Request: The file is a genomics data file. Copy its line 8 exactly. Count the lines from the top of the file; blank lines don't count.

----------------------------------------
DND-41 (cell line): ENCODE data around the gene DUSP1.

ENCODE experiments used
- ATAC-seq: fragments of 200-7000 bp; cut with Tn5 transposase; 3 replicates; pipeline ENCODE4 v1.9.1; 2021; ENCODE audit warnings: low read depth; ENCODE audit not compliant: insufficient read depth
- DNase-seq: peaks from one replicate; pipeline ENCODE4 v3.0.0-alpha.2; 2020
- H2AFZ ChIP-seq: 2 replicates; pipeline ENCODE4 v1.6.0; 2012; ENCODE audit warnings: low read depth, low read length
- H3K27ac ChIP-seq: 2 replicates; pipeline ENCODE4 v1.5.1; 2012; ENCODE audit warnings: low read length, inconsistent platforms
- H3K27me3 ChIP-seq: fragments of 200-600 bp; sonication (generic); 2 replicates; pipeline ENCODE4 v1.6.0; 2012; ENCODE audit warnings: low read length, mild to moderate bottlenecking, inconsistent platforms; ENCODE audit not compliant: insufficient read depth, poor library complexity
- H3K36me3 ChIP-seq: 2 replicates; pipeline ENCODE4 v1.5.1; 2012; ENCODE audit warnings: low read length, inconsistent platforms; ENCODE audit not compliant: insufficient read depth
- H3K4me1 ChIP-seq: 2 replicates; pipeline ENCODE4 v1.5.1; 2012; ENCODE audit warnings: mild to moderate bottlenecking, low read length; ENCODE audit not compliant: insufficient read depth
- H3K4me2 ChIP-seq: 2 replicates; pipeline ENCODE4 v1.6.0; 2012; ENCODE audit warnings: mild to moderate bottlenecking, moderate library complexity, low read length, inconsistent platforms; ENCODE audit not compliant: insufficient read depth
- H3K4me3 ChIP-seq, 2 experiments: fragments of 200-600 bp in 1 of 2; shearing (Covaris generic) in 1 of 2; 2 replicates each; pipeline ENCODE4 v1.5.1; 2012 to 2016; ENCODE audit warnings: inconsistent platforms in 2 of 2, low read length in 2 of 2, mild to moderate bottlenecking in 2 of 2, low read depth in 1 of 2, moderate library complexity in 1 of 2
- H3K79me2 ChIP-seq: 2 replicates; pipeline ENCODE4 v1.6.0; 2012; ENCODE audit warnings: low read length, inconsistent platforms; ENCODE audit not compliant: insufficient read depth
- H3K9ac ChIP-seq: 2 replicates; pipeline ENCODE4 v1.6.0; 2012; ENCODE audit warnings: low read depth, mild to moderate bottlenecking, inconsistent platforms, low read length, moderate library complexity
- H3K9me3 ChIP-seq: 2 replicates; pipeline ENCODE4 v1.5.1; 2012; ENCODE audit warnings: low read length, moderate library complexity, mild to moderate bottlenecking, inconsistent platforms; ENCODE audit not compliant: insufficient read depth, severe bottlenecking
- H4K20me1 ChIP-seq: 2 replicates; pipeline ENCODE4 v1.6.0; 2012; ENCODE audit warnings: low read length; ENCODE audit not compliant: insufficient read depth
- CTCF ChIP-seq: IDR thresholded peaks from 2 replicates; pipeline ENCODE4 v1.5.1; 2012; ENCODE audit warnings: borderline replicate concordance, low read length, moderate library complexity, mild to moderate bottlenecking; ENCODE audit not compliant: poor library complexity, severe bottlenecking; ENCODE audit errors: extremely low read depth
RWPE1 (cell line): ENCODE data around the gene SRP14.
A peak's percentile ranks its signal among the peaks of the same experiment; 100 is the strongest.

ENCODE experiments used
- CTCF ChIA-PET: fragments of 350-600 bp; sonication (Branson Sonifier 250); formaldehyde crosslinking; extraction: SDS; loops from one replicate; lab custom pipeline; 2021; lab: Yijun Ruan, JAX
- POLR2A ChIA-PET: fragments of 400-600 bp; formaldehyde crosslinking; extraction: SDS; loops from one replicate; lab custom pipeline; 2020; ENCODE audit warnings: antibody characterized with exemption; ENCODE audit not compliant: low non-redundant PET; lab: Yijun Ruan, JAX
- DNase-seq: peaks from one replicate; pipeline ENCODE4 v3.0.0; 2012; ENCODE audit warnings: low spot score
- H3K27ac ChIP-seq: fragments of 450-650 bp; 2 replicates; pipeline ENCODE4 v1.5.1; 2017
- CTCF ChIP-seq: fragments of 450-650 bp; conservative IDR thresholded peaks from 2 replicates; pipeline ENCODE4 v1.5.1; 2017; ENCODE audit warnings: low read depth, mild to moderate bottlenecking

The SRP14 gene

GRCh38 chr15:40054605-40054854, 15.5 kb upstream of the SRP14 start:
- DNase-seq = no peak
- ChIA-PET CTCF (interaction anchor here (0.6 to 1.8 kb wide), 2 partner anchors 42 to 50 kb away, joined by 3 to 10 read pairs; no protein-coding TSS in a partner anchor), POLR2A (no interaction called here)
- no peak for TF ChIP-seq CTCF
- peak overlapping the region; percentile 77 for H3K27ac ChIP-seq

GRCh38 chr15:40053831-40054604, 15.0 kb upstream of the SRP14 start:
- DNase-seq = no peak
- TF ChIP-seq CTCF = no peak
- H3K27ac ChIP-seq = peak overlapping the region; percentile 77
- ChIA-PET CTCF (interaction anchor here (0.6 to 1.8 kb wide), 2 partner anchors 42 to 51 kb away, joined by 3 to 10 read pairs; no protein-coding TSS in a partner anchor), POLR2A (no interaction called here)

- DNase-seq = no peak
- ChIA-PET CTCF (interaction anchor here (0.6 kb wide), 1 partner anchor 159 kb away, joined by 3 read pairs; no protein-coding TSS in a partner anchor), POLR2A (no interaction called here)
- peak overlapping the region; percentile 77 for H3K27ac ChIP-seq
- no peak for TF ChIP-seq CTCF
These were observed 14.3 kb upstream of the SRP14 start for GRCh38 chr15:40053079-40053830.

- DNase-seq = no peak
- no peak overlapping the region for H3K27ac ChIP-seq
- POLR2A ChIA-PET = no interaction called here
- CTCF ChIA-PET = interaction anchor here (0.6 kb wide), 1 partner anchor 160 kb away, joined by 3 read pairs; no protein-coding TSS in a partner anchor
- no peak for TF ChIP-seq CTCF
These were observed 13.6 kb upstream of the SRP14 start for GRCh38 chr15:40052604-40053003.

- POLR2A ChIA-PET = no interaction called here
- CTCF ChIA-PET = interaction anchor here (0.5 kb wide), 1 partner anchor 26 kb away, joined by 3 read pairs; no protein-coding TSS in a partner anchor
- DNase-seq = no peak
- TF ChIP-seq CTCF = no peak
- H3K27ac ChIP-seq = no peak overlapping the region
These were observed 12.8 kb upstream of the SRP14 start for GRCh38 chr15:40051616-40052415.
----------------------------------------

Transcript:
- H3K36me3 ChIP-seq: 2 replicates; pipeline ENCODE4 v1.5.1; 2012; ENCODE audit warnings: low read length, inconsistent platforms; ENCODE audit not compliant: insufficient read depth